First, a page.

PK: Let’s say we get to a point where we know CRISPR is safe in humans. Even if it is safe and effective, are there still other ethical issues?

NF: I personally would probably be in favor of it, but my opinion is not the basis of deciding as a whole whether we as a society do it. It’s already happening elsewhere. It’s figuring out how to enable progress.

PK: Some have raised the issue that the future genetically modified children cannot consent to being edited. Is that a valid issue?

NF: We can’t consent future children to be born to begin with. Children also don’t consent to parenting strategies. The idea that children cannot consent to gene editing is a bit of a red herring. It’s less about consent and more about the impact on that child and on the human population more generally.

PK: What about using genetics technology for prediction of offspring traits? I read that you and your husband had used the 23andMe genetic predictive tool for future offspring. What was that experience like?

NF: We thought it was interesting. It was very limited though. They predict traits such as lactose intolerance, eye color, wet earwax, and things like that. We now have a 6-month old daughter and we did compare the 23andMe predictions to what she is really like. If we could have had it be much more predictive we would have liked that. As it was, it was just more a novelty and fun.

PK: Lee Silver’s GenePeeks and other groups are already offering gamete screening kinds of tools in part based on predictive genetics. What’s your reaction?

NF: There are some ethical concerns there, but compared to gene editing it is relatively less problematic. If you are able to select between embryos and find the one that is the healthiest, that is appropriate. It’s about selection for health versus editing.

PK: How about the selection that is already happening of certain kinds of embryos based on genetic information? For example, what’s your view of PGD for embryo sex selection?

NF: I’m not troubled by sex selection in this country. In other countries it can be more problematic. For example, if there’s a one-child policy or gender imbalances in a society, sex selection can be much more of an issue. I think sex selection can be valuable and if, for example, a couple wouldn’t get pregnant with a child of a certain gender, but they will have another child of the other gender with the help of sex selection then that is positive.

PK: What about for PGD for trait selection?

NF: We already do this. We look for embryos without a heart condition or for ones without other conditions such as Tay-Sachs. What you probably mean is trait selection for things like eye color?

PK: Yes, that’s more the kind of trait selection I was meaning.

NF: Am I concerned about it? It’s a little weird. I have a hard time imaging I would care about my future child’s eye color. But if it really matters for someone, then I don’t find it problematic. If there are five embryos that are all healthy and one has brown eyes and the parents wants to choose that one, I don’t see that being a problem.

PK: But what if it goes further to say height, body mass, musculature, facial features, and such?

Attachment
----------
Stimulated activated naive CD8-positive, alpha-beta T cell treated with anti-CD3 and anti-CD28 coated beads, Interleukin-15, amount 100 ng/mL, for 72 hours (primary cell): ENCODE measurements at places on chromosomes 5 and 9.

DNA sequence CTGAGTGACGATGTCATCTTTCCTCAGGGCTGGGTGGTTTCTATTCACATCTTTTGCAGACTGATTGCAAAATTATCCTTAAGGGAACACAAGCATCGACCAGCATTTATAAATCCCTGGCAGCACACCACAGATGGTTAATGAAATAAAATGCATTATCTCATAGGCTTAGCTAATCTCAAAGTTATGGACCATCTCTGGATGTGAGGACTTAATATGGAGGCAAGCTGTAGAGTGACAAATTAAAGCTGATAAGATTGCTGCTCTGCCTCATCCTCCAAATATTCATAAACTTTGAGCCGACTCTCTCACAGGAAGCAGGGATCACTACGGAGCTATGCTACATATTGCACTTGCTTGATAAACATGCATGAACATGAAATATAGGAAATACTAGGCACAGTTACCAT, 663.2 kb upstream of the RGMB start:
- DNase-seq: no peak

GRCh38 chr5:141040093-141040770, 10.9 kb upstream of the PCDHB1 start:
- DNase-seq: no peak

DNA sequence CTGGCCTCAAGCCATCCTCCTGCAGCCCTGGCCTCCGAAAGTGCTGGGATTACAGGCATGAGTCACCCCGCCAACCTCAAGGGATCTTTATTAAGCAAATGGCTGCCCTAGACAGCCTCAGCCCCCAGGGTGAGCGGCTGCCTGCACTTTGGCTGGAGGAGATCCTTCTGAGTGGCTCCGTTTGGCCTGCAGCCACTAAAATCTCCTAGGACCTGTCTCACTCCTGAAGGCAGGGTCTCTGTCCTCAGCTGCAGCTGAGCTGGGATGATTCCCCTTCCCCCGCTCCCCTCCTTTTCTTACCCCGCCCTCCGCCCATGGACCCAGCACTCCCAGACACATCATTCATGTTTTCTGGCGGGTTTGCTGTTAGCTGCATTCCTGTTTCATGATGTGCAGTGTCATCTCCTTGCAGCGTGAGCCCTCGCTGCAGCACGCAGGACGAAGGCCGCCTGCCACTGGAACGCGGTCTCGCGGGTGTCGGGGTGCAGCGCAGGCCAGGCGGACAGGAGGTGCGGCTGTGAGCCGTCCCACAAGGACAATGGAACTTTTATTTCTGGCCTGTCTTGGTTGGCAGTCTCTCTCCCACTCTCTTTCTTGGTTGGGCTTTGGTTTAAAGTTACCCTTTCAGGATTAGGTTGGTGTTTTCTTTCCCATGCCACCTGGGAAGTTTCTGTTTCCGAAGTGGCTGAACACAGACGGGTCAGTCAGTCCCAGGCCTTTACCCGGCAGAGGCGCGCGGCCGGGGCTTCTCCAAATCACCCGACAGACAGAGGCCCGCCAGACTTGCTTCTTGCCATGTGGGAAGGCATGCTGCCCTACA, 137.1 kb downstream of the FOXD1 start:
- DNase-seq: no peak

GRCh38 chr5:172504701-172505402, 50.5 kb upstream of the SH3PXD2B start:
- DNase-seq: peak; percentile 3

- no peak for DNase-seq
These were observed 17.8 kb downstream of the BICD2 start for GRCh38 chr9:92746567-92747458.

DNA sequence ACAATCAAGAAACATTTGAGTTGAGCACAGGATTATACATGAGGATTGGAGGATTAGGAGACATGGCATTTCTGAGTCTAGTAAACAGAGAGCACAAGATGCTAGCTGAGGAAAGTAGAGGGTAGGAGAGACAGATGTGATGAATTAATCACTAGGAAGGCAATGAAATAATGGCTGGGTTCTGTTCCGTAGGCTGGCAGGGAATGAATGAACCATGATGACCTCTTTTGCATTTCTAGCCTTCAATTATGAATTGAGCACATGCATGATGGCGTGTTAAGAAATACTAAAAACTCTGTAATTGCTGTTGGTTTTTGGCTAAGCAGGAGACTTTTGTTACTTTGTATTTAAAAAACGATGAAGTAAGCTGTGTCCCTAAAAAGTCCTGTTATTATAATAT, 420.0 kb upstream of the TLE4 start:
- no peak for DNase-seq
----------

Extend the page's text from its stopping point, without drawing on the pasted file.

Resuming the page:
NF: Even if people do that (e.g. select for certain features), we won’t end up with eugenics. When people are given choices, they tend to choose to have children who look like them but a little better. Do we already have high expectations of our children? I think so.

PK: You mentioned eugenics. Does gene editing raise the risk of eugenics?

NF: We don’t have a pretty history of eugenics. It’s an appropriate concern to have in mind when we start talking about gene editing. Genetics is not so simplistic as we once thought. The ability to have an “effective eugenics” policy is much less likely than previously thought. I don’t think heritable human genetic modification will reawaken genetic determinism. It may reawaken a desire to improve the heath and prospering of future generations. Still we have to make sure it happens in a way that doesn’t create a society that favors determinism.

PK: What about not just selecting for certain traits, but actively using genetic modification for specific trait enhancement? Not just for genetic disease prevention, but for human “enhancement”?

NF: We are nowhere close to that being okay. But if we can show it is safe and efficacious…if we as a society are okay with editing, am I going to be the one to draw the line there? We’ll have to see. It also depends on the type of traits. Consider traits in the existing population versus totally different traits. For instance, if we can correct a person’s vision to 20-20 vision that is positive and different than say giving them UV vision or something else that is entirely outside the range of the normal human population.

PK: Looking to the future, there is slated to be an upcoming NAS meeting on germline human modification. Will that be sufficient to engage the public on this issue?

NF: What does democratic deliberation look like? A NAS meeting doesn’t engage a broad public audience. The NAS meeting will be positive, but more is needed. This issue (germline genetic modification) touches on pro-life, pro-choice, and people have concerns on “designer babies”. There are many issues here. What does society look like when we starting germline editing, traits start being edited, etc.? This justifies the need for a broader public audience.